- Boost your intake of calcium-rich veges, such as broccoli, spinach and kale.
- Add wholegrains or seeds such as quinoa and chia to meals and snacks.
- Use chickpeas and lentils.
- Eat fish with the bones intact such as sardines.
- Grate cheese into soups and salads.
- Choose calcium or vitamin D-fortified products.
Tip: You’ll find a useful calcium calculator on the Osteoporosis NZ website.
Why we need calcium
Children and adolescents need to build strong bones to reduce the risk of osteoporosis later in life.
Adults need to maintain bone health and slow bone loss, which generally begins from 40-50 years. Anyone over 50 who experiences a fracture from a minor fall or bump should ask their doctor for an osteoporosis assessment.
Seniors need to sustain mobility and independence into old age.
Vitamin D plays two key roles in the development and maintenance of healthy bones — helping calcium absorption and supporting bone renewal.
Although vitamin D is present in some foods, the primary source is sunlight so it’s recommended we try to expose bare skin to sunlight for 10-20 minutes each day outside peak hours — without sunscreen, but without getting burnt!
Vitamin D deficiency is a primary cause of rickets in children and osteomalacia (softening of the bones) in adults. Due to changes in their physiology and a tendency to remain indoors, older people tend to produce less vitamin D and need to focus on what they eat to maintain adequate levels, which isn’t easy. While vitamin D can be found in oily fish and some fortified foods — such as milk, yoghurt, soy milk and breakfast cereals — the optimum source is sunlight. Low vitamin D levels in the elderly are linked to age-related bone loss and fractures.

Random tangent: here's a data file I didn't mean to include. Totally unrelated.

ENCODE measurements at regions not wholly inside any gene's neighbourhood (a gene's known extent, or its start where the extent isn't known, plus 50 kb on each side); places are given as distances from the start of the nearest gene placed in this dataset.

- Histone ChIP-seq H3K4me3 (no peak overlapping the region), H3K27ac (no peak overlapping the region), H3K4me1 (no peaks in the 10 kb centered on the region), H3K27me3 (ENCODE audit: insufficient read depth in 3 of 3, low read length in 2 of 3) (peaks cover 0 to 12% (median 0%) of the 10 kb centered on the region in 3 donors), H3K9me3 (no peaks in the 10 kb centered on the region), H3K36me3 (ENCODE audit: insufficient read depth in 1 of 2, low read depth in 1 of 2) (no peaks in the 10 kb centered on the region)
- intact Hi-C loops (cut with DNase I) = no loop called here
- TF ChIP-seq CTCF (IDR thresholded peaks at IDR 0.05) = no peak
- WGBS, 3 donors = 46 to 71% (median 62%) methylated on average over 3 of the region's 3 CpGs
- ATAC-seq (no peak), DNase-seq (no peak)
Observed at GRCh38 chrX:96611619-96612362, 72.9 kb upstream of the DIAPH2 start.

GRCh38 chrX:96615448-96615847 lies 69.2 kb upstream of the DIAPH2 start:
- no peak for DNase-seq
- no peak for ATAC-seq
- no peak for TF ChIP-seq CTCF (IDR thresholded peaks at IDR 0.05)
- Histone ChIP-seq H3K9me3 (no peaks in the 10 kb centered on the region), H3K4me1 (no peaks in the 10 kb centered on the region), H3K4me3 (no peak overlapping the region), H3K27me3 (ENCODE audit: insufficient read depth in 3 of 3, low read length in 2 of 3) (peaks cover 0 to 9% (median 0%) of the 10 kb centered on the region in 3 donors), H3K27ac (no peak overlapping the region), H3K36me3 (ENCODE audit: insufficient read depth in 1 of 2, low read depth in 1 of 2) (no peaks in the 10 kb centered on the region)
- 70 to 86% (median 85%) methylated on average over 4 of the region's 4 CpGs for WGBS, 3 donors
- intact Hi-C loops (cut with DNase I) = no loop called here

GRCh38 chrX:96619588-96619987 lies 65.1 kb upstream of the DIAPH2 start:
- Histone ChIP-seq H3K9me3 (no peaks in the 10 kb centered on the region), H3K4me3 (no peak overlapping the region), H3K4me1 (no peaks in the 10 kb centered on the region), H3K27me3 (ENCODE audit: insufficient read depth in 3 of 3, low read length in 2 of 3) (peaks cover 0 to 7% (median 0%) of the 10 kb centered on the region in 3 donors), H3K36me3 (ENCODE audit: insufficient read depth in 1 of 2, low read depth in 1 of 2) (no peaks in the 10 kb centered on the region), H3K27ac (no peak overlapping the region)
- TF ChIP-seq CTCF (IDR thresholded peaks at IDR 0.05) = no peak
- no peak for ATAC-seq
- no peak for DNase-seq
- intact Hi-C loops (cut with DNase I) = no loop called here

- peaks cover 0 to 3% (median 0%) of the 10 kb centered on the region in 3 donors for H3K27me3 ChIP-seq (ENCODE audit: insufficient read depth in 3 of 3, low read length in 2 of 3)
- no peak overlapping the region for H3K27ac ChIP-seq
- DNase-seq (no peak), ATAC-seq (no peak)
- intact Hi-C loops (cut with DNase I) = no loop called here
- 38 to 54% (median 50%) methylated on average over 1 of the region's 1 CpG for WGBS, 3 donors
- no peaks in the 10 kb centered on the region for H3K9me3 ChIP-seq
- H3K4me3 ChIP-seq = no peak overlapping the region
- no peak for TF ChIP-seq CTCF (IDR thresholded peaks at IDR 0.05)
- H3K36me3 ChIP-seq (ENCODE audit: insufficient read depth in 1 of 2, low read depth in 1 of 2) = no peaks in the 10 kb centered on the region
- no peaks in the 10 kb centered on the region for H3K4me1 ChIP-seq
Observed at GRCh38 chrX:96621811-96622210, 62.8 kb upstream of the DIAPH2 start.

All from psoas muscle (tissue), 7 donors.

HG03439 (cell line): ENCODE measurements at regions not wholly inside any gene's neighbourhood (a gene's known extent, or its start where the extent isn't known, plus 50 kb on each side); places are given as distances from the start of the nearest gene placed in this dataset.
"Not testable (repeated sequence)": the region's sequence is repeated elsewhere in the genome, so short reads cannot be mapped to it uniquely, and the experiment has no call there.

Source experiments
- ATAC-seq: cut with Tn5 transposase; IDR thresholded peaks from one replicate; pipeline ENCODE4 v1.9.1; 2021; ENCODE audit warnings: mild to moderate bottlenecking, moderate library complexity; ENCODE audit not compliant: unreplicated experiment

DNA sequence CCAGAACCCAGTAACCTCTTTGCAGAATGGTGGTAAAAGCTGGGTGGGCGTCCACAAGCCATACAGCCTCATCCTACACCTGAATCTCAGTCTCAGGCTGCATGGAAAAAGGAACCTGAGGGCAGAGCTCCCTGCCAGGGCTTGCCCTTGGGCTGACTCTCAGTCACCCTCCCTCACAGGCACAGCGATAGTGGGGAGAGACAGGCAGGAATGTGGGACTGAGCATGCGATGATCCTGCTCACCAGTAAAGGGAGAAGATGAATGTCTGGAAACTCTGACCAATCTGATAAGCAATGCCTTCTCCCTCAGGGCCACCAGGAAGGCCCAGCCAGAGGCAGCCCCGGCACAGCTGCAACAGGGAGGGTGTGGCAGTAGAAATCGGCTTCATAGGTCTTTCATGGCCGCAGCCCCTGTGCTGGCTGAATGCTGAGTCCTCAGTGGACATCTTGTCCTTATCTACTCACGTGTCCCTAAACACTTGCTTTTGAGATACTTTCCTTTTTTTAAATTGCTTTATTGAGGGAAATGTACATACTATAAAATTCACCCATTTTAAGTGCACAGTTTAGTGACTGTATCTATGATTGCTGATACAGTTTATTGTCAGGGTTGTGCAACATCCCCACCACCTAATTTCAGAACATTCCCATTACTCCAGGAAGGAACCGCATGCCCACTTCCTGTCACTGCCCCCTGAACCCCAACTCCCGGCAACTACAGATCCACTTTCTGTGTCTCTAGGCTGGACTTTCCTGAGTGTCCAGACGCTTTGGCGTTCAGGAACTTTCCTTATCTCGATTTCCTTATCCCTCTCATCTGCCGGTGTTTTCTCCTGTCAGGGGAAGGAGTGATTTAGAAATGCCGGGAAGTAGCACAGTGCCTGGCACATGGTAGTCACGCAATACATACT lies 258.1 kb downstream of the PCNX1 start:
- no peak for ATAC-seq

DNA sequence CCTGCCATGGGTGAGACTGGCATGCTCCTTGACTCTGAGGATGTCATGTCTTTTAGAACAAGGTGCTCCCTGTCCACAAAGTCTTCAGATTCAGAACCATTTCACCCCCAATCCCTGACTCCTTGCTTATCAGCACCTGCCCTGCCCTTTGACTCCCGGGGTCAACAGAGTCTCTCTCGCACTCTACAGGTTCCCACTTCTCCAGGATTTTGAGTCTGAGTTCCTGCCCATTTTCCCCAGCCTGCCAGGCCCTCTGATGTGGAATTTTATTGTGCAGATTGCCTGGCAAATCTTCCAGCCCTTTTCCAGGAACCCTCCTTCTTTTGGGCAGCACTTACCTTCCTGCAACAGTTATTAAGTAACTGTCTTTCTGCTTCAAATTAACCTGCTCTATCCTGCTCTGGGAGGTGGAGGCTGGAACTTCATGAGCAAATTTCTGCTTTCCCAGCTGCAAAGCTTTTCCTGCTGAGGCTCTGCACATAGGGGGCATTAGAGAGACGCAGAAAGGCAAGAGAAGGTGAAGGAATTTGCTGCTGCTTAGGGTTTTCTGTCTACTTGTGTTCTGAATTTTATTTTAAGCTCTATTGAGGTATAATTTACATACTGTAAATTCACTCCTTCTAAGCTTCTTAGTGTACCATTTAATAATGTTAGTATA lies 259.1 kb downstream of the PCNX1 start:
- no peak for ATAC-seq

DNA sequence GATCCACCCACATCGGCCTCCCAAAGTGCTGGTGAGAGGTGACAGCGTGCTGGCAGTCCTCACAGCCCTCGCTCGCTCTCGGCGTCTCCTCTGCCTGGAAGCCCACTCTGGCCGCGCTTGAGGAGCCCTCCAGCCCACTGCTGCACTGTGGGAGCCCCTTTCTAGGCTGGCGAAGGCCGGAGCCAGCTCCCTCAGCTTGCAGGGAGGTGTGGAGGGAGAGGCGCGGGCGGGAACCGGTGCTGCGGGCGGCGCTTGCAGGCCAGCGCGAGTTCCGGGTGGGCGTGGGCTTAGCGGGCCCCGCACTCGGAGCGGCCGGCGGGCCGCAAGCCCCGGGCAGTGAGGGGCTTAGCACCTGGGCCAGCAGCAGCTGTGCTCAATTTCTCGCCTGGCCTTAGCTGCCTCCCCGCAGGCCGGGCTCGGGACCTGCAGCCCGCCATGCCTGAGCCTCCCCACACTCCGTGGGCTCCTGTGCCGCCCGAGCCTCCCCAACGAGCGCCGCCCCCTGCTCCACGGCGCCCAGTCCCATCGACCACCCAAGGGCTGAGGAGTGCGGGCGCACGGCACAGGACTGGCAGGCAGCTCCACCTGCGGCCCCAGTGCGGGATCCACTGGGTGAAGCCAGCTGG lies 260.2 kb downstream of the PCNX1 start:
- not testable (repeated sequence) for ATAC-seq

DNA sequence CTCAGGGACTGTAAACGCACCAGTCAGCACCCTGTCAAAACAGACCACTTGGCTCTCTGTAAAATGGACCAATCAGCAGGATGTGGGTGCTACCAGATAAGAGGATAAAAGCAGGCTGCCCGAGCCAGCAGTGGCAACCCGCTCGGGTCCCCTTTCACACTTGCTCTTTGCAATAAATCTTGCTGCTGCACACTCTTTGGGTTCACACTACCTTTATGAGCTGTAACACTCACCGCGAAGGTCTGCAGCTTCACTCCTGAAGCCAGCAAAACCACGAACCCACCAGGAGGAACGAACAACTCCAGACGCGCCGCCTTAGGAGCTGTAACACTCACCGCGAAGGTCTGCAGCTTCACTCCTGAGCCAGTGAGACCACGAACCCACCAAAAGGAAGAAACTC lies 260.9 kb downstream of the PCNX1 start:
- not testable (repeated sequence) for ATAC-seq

Protein provides the body with essential amino acids. Low levels of protein during childhood and adolescence affects our bone formation. In Western countries, many people hospitalised with fractures, often after a fall, show clinical signs of fat and muscle wasting, the result of a poor intake of protein and energy. One study of a large group of elderly people showed that those with the lowest intake of total protein over a year had the greatest bone loss, highlighting the importance of an optimal (not excessive) protein intake from animal and plant sources. The recommendation for protein intake is about 0.8g per kg of body weight, increasing to 1-1.2g per kg in later years.
Sodium and potassium
Too much sodium, or salt, is believed to harm bone health, but evidence that sodium contributes to the development of osteoporosis or that reducing salt is helpful for fracture prevention remains inconclusive.
Better bone health has, on the other hand, been associated with increased potassium intake, along with other nutrients in fruit and vegetables.
It’s widely accepted that alcoholism is a significant contributor to osteoporosis, but the effects of moderate drinking are less obvious. It’s recommended women drink no more than two standard drinks per day and no more than 10 a week and have at least two alcohol-free days. For men, the recommendation is no more than three drinks a day and two alcohol-free days.